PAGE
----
DEAR DR. BLONZ: I just read a book that says by blending fruit into a smoothie, you are not getting the benefits of the fruit's insoluble fiber because the blender completely destroys it. The book also says that not only am I not getting the fruit's full fiber benefit, but also the sugar from the fruit enters my bloodstream just as quickly as fruit juice. Is this true? Should I quit making smoothies? I get two of my daily fruit servings from my smoothie. Is there a better solution? -- K.S.D., via email
DEAR K.S.D.: I don't buy the argument that blending negates the benefits of the fiber in fruits (or vegetables or grains). The machine will most certainly reduce the size of fiber particles, but the fiber is still there. It is the unique way that the fiber molecules are bound together that's the key. Digestive enzymes help break down large compounds into ones small enough to pass through the absorptive surfaces in the intestines. Fiber is unique in that the human body doesn't have any enzymes to break it apart. We do, however, have the enzymes to effectively break down starch into its individual glucose units.
As a result, fiber gets to pass through the small intestine without being absorbed. The blender does indeed cut and shred, but there is no basis to fear that this process breaks down the molecular bonds that form the essence of the fiber.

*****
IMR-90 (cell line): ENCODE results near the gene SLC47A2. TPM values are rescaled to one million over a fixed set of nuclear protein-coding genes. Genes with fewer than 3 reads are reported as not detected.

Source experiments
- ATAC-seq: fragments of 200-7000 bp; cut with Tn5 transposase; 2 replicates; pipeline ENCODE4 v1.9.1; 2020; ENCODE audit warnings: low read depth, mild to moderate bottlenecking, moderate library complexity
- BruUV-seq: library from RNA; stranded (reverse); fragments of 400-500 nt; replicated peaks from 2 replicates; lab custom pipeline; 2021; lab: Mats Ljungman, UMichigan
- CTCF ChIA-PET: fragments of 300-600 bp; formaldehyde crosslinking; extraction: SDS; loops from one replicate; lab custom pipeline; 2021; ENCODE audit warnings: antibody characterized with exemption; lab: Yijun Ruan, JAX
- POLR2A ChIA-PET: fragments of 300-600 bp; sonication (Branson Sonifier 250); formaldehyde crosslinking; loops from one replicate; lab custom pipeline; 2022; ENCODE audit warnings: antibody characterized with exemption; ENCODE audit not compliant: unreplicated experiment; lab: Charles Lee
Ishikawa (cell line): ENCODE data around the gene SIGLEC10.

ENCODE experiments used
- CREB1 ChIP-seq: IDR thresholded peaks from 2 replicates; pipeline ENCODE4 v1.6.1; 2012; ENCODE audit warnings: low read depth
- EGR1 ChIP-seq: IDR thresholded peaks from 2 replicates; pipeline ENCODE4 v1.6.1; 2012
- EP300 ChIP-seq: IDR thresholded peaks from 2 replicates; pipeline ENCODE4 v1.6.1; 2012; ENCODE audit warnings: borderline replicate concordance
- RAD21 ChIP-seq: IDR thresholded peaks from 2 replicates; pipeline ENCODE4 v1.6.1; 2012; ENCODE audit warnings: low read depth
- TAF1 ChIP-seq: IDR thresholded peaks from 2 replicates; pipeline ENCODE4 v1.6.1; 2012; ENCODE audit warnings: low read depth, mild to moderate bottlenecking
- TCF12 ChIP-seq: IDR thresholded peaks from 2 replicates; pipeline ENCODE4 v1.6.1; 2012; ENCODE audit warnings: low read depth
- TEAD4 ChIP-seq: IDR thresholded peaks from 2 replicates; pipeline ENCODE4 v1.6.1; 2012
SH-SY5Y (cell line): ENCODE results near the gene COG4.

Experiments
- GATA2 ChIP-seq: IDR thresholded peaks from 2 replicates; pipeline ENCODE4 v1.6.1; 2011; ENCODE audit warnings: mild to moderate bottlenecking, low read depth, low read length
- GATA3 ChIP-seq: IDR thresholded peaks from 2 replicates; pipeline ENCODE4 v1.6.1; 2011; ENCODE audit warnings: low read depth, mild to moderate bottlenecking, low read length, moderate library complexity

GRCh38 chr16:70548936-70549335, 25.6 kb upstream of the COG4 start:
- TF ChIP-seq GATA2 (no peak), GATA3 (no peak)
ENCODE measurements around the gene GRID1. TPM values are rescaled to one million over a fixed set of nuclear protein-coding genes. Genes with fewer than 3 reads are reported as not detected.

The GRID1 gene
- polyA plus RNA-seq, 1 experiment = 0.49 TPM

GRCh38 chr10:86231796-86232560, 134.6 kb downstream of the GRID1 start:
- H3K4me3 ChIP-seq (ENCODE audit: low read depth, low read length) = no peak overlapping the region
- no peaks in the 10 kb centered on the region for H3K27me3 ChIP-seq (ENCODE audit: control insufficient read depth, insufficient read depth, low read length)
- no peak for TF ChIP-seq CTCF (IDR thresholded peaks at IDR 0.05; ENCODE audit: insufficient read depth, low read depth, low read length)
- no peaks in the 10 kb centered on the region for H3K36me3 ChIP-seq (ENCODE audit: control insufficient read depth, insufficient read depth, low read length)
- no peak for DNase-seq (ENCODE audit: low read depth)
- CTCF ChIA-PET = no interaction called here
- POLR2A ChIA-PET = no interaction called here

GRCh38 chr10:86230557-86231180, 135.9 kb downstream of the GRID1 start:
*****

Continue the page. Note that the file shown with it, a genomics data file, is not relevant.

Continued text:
Blending does effectively increase the viscosity (thickness) of the food as compared with a typical juice or with the product of a juicer, where the fruit's solids are not a part of the final output. Higher viscosity tends to slow the rate at which we eat, as well as the rate at which the stomach empties. Both these factors lead to less food being consumed before you feel full.
Eating fruits, vegetables and whole grains are the heart of what healthful eating is all about. One question associated with smoothies, which you mention, is whether consuming foods in this manner might cause the blood sugar level to rise more rapidly than eating the same foods in the whole, unblended state. The research is somewhat mixed on this matter, and considering the benefit of having these healthful foods in your diet, it makes sense to consider a few more specifics.
What, for example, are the ingredients in your smoothies? You say that you have been consuming fruits this way for a while. Is having smoothies as a regular part of your diet working for you? Do you have any health issues relating to blood sugar regulation? If so, then you should modify the components of your drink.
The great thing about the smoothie concept is the wide variety of wonderful sweet or savory recipes available, including the use of fruits, greens, grains, protein sources and spices (see tinyurl.com/kaduhn7). There are also plentiful recipes for those who want their smoothies strictly vegan (see tinyurl.com/lm4dk7y). As with any food, make it one part of a healthful "big picture." As always, eat slowly and enjoy.
Send questions to: "On Nutrition," Ed Blonz, c/o Universal Uclick, 1130 Walnut St., Kansas City, MO, 64106. Send email inquiries to firstname.lastname@example.org. Due to the volume of mail, personal replies cannot be provided.